Academic journal article Online Journal of Issues in Nursing

Pediatric Care Coordination: Lessons Learned and Future Priorities

Academic journal article Online Journal of Issues in Nursing

Pediatric Care Coordination: Lessons Learned and Future Priorities

Article excerpt

Current healthcare reform efforts are guided by the Institute for Healthcare Improvement (IHI) Triple Aim: improved health, improved experience of care, and reduced cost (IHI, 2015). The evocative title of a recent American Nurses Association (ANA) book, "Care Coordination: The Game Changer: How Nursing is Revolutionizing Quality Care" (Lamb, 20141 recognizes the growing body of convincing evidence that care coordination is an effective IHI Triple Aim strategy. Dr. Lamb states: "Care the glue that makes the healthcare system a safe and coherent place" (p. xvi).

Children are especially in need of coordinated comprehensive family-centered care because of their "developmental trajectory, dependency on adults, differential epidemiology of chronic disease, demographic patterns of poverty and diversity, and overall dollars" American Academy of Pediatrics. 2014, p. el452). an important aspect of the state's nation-leading 2008 health reform law, and is driven by the IHI Triple Aim (Minnesota Department of Health fMDHI, 2013b; MDH, 2014; IHI, 2015). This article describes two pediatric care coordination models in Minnesota, a state with a long record of innovation and top-of-the nation population health outcomes. The overriding goal of these models is enhancement of care coordination within a child's medical neighborhood which includes the HCH, using tailored care coordinator roles and functions. In both models, the nurse is a key driver of care coordination success, in partnership with the care coordination team. Underlying the success of these models is the nursing profession's core standard and competency of patient-centered care coordination (American Nurses Association. 2012T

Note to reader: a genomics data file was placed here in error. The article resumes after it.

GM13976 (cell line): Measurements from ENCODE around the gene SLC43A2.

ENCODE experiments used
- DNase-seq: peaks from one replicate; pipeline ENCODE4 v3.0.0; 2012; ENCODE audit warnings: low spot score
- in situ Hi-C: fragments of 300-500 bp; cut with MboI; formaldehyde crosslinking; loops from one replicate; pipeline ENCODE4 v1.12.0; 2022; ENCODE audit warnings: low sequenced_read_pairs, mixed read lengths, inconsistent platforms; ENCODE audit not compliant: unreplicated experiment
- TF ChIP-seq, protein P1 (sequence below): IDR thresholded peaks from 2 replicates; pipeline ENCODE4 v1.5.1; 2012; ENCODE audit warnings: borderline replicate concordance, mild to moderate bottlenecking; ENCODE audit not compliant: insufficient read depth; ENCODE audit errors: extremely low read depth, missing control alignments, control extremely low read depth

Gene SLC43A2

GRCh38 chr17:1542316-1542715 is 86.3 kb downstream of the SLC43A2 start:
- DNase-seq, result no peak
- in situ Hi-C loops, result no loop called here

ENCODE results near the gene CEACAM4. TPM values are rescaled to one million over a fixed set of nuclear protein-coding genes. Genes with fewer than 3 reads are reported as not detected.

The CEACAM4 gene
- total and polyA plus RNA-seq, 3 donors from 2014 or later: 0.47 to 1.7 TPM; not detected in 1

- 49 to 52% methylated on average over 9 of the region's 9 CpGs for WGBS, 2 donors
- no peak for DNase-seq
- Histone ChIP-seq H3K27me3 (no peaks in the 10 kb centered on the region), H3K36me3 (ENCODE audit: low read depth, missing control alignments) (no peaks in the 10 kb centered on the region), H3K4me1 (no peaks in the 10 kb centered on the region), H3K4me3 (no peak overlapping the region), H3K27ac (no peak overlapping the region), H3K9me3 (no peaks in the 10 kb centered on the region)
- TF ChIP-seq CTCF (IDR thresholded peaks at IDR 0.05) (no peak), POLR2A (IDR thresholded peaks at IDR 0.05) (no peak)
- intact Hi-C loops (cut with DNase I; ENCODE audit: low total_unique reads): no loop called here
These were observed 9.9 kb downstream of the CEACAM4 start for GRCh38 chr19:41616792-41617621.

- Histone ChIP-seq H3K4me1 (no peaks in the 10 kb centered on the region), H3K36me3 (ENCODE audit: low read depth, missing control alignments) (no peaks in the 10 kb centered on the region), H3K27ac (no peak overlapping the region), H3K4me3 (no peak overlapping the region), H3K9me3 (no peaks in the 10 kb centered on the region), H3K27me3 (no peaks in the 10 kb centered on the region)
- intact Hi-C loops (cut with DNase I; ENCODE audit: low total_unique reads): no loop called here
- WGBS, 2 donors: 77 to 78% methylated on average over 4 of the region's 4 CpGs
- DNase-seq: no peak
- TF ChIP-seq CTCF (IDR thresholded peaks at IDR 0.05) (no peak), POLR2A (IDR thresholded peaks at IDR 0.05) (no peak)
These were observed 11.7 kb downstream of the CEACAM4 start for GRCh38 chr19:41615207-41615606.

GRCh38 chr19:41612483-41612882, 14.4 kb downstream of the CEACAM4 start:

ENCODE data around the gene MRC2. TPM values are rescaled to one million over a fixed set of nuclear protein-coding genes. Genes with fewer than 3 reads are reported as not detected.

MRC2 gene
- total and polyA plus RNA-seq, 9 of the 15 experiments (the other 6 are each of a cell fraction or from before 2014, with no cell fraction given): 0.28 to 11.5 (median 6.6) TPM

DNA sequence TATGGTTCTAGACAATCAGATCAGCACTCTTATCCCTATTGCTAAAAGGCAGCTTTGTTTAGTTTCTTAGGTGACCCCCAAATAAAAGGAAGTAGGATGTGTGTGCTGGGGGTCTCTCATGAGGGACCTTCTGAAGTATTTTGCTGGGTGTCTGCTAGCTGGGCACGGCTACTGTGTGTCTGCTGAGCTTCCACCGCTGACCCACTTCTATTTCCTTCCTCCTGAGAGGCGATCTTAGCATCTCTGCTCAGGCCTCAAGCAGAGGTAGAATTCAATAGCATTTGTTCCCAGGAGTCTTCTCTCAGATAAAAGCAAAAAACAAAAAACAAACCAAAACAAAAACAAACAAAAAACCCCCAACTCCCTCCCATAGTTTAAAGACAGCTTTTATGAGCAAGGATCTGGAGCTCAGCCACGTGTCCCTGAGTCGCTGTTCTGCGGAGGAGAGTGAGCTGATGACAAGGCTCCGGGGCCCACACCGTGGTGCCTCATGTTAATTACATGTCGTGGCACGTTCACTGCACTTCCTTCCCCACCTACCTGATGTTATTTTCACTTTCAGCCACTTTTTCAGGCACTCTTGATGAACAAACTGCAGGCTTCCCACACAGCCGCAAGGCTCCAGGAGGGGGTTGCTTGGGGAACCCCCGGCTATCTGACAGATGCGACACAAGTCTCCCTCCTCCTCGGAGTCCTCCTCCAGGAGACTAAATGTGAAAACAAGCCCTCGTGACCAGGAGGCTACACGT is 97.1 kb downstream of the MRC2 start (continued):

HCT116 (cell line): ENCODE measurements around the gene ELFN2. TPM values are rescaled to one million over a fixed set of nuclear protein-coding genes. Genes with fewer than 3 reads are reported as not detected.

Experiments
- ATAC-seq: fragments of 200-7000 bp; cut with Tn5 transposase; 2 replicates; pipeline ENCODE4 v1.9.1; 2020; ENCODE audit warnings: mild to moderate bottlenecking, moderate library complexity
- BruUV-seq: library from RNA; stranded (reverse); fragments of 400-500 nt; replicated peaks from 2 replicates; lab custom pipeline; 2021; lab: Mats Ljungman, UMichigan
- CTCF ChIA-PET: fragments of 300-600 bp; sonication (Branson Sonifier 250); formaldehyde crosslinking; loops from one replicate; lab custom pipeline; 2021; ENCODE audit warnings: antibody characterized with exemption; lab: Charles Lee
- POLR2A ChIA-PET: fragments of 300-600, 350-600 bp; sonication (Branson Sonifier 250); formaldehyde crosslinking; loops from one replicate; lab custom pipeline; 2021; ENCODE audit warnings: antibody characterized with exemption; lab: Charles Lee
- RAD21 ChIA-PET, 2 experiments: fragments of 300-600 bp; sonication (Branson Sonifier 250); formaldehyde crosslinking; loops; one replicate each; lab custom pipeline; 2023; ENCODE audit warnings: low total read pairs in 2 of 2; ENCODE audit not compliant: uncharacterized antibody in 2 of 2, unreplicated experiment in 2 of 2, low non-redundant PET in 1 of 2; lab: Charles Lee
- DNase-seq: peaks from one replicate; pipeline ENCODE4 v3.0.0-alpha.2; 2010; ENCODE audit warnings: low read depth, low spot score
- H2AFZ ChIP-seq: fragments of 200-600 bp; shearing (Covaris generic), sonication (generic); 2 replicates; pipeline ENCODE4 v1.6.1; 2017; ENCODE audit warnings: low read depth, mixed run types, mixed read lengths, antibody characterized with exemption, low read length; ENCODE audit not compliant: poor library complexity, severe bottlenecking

Health Reform in Minnesota

Interest and momentum for Minnesota's HCH began in the mid-1990s when the state committed to the family-centered pediatric medical home model, where the care team partners with the child and family to achieve overall health by addressing both medical and non-medical needs (Ad Hoc Task Force on Definition of the Medical Home, 1992; American Academy of Pediatrics. 2014; National Center for Medical Home Implementation, n.d.: Sia, Tonniqes. Osterhus, &Taba, 2004T Motivation to establish a HCH initiative emerged from compelling testimony by Minnesota parents, based on their experiences receiving patient-centered coordinated care. Other driving factors were reduced hospital admissions and increased dental and well visits, based on analysis of Minnesota Medicaid claims data. Over the next decade (see Figure IT a committed group of consumers, primary care providers, legislators and MDH and Department of Human Services (DHS) personnel brought the HCH model to reality with passage of the state's health reform law in May 2008 (MDH. 2014).

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A major goal of the HCH design was a transparent, public-private collaboration that utilized multi-stakeholder groups and local and national health reform experts. The Institute for Clinical Systems Improvement (ICSI) helped form HCH performance outcome measures for use in evaluating applicants for HCH certification (Institute for Clinical Systems Improvement, n.d.). An assessment of Minnesota provider and patient readiness for HCH guided capacity building efforts (MDH, 2013aT A community engagement and input process supported by the Robert Wood Johnson Foundation included multi-stakeholder groups and experts who formulated the resulting HCH program (see Figure 1). HCH standards and criteria (MDH, 2009) are based on the Chronic Care Model (Improving Chronic Illness Care , 2015; Wagner, 1998) and other literature/expert advice. The voluntary HCH certification process began in 2010 and is an ongoing quality improvement process that includes achievement of 67 criteria over three years (Minnesota Department of Health. 2013b). The goal of certifying 67% of Minnesota's primary care clinics serving Minnesotans by the end of 2015 is well underway, with 383 (53%) certified as of June 2015 (MDH, n. …

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